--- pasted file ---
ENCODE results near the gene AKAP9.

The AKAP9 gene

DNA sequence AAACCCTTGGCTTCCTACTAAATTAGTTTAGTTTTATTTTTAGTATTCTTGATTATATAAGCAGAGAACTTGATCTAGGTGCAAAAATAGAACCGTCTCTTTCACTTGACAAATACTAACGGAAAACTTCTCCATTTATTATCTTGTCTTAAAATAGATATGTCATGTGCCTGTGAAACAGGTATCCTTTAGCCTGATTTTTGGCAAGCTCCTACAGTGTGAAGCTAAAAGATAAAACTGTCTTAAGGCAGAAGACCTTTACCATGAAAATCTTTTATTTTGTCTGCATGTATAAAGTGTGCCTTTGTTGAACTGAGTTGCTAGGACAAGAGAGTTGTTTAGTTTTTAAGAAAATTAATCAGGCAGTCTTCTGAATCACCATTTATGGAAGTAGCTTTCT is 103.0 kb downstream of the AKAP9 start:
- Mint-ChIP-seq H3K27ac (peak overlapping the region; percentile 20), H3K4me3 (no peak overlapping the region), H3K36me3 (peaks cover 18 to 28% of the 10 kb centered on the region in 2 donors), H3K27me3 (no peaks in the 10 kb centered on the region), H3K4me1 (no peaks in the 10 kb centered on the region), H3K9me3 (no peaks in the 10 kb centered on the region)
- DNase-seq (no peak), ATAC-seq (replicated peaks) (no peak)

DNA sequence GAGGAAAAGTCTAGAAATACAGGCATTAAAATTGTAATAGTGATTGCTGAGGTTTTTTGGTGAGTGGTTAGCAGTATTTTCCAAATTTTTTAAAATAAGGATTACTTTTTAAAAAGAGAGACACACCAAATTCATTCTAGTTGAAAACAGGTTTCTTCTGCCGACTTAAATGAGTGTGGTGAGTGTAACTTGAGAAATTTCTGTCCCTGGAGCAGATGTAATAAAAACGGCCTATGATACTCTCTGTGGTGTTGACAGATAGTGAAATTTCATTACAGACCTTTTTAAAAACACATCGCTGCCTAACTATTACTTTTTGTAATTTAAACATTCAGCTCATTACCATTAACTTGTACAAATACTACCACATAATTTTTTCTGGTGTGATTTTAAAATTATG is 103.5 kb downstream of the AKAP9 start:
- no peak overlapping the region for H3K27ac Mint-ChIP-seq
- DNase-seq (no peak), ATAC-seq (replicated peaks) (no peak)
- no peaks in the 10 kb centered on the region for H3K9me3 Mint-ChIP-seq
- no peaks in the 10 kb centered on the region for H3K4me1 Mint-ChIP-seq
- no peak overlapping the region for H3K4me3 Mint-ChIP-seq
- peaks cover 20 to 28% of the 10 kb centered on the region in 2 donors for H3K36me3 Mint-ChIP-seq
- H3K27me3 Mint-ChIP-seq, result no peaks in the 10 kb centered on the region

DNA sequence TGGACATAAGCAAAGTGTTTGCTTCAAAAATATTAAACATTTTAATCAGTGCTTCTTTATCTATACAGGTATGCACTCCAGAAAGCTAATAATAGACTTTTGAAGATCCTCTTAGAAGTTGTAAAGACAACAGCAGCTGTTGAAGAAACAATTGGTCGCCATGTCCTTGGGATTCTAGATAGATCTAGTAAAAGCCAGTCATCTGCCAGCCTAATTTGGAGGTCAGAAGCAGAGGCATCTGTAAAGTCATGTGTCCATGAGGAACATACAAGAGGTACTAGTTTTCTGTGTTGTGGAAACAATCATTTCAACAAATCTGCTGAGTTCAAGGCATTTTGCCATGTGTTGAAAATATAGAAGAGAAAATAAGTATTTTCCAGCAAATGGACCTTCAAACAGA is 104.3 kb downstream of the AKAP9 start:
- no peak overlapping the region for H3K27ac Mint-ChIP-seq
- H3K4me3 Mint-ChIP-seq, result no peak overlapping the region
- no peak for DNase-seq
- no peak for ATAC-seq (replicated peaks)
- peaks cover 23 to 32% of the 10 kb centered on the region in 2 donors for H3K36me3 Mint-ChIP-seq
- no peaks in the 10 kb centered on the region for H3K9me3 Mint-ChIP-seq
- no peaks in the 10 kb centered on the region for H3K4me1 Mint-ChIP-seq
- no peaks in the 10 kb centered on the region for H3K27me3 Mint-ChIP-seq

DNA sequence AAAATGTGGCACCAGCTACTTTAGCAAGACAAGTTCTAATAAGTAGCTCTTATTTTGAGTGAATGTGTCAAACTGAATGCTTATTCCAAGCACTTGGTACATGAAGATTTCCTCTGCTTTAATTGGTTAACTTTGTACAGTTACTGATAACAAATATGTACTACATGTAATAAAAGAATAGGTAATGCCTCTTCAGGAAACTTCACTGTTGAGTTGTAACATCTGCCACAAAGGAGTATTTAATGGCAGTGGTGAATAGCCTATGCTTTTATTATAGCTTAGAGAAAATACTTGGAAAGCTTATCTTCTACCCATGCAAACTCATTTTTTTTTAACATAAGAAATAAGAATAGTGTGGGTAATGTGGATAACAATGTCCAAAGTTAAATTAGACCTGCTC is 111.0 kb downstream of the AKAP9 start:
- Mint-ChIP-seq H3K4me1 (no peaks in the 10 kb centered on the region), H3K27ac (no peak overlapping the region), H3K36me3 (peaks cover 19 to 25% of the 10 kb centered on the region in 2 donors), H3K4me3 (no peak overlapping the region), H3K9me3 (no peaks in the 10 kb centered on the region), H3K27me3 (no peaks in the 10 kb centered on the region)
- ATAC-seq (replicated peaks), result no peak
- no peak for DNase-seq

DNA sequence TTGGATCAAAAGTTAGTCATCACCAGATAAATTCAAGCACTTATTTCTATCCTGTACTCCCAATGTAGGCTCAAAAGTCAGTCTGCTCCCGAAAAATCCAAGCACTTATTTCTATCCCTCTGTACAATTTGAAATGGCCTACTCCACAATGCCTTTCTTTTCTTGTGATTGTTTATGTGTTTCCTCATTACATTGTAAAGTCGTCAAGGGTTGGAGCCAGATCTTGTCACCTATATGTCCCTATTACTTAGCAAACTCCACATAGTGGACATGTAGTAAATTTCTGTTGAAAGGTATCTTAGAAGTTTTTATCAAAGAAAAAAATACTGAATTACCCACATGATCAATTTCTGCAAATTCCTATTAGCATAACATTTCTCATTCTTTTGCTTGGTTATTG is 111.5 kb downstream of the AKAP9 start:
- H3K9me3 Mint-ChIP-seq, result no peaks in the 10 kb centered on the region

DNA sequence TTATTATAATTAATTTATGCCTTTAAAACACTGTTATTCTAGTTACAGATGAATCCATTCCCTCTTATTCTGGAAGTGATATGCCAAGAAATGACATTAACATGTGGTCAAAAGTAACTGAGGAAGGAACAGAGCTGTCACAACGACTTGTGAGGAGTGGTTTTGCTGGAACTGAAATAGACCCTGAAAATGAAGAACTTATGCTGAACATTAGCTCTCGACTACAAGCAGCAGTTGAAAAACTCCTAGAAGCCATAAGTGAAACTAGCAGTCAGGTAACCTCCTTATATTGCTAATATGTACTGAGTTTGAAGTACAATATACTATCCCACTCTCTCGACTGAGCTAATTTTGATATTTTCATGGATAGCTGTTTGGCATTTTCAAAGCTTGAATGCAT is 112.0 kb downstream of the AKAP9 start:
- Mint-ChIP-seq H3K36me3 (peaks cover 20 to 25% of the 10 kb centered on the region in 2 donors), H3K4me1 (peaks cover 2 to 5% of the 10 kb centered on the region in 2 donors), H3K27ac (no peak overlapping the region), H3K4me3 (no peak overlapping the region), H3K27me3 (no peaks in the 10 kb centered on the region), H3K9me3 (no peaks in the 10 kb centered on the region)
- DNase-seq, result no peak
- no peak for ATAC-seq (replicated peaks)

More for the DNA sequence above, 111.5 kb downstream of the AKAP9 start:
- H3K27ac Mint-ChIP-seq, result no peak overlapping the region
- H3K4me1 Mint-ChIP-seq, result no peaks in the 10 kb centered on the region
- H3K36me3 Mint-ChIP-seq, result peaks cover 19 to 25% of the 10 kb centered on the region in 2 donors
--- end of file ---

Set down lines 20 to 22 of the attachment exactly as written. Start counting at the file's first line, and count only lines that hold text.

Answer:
- no peaks in the 10 kb centered on the region for H3K9me3 Mint-ChIP-seq
- no peaks in the 10 kb centered on the region for H3K4me1 Mint-ChIP-seq
- no peaks in the 10 kb centered on the region for H3K27me3 Mint-ChIP-seq